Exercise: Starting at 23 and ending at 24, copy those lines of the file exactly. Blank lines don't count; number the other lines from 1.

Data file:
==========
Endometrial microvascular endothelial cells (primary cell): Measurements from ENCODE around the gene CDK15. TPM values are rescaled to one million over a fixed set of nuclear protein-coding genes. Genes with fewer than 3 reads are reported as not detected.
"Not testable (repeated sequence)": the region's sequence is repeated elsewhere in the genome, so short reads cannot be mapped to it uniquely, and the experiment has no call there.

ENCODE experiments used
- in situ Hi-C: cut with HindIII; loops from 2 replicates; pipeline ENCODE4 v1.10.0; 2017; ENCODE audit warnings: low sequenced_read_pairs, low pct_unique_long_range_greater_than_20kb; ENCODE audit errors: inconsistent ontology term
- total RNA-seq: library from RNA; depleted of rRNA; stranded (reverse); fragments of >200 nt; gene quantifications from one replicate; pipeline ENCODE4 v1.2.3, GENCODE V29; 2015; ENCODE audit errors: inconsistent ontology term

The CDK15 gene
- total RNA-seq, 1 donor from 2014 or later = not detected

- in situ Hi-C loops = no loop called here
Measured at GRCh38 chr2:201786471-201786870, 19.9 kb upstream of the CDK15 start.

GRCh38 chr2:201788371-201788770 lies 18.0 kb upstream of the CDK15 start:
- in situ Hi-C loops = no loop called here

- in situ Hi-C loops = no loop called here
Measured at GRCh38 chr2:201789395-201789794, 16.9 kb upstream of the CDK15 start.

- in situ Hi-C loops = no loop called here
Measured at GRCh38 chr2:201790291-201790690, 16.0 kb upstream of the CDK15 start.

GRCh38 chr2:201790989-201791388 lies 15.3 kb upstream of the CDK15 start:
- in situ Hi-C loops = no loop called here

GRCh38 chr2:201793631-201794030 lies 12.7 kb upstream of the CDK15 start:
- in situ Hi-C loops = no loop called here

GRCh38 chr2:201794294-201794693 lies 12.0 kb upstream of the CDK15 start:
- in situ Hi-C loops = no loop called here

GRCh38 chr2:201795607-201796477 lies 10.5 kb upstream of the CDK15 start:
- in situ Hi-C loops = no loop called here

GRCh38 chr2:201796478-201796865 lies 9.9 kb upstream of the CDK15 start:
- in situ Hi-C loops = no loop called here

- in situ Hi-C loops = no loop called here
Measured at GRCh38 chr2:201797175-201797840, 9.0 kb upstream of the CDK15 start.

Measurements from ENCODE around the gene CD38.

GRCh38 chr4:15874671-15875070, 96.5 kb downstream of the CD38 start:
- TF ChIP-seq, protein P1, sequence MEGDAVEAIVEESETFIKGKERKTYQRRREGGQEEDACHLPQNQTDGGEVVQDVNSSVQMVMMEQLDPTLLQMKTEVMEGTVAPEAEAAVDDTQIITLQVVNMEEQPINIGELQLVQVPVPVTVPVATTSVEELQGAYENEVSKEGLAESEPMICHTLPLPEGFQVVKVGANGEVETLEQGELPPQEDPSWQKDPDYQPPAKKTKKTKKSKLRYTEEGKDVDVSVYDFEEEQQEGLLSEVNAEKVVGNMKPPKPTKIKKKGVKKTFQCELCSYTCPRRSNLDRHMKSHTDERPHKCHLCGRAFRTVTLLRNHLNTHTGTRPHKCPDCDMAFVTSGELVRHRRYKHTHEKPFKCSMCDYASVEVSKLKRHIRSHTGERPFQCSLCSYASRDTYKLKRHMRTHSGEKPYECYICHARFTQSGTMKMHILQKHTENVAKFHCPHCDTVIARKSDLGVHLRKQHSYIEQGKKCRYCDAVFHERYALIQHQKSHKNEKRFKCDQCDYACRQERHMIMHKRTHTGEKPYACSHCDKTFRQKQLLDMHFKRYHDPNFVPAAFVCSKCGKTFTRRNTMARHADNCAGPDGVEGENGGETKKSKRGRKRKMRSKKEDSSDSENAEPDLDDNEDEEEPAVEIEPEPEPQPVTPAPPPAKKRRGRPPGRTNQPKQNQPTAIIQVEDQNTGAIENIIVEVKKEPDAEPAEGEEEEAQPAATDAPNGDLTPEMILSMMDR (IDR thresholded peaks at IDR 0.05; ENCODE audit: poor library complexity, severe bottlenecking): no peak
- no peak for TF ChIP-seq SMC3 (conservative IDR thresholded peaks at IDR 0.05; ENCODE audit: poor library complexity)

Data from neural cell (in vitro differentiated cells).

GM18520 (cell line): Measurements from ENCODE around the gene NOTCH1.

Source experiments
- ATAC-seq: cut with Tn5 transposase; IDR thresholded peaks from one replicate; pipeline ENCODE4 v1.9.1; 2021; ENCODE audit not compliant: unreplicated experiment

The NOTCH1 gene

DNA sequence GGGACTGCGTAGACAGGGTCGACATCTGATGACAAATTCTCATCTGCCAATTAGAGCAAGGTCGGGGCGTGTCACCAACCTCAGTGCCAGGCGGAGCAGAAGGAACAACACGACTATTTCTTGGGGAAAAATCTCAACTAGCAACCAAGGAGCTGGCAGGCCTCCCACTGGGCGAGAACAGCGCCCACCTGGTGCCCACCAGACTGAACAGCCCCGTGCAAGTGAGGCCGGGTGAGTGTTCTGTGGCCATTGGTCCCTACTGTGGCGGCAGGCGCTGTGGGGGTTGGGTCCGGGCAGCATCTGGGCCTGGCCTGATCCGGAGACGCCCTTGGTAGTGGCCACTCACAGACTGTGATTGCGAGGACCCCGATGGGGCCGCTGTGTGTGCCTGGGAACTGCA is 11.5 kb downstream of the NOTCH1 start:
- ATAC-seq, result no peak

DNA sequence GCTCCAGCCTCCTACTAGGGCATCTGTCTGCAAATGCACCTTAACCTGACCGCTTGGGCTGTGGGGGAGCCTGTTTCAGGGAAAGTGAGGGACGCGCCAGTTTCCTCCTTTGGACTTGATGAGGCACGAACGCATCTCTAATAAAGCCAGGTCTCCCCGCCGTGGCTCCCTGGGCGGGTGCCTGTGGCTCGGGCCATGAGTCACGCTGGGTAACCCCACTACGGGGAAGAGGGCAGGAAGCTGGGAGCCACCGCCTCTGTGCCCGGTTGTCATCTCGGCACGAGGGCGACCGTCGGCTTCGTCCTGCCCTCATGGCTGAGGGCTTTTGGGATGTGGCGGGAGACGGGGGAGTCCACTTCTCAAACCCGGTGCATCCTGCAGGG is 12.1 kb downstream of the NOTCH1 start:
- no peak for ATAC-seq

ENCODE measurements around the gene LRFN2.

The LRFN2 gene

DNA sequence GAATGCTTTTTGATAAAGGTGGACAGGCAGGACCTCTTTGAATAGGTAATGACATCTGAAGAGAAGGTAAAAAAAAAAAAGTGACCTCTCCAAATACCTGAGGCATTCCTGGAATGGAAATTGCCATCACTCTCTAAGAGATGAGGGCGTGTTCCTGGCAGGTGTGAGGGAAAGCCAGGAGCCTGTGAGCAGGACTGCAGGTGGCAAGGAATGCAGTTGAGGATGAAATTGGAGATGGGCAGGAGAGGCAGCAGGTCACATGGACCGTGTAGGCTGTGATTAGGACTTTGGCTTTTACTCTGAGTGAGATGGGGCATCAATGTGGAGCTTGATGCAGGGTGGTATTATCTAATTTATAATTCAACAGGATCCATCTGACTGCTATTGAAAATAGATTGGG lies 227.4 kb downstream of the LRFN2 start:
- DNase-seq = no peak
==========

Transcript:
- in situ Hi-C loops = no loop called here

GRCh38 chr2:201796478-201796865 lies 9.9 kb upstream of the CDK15 start: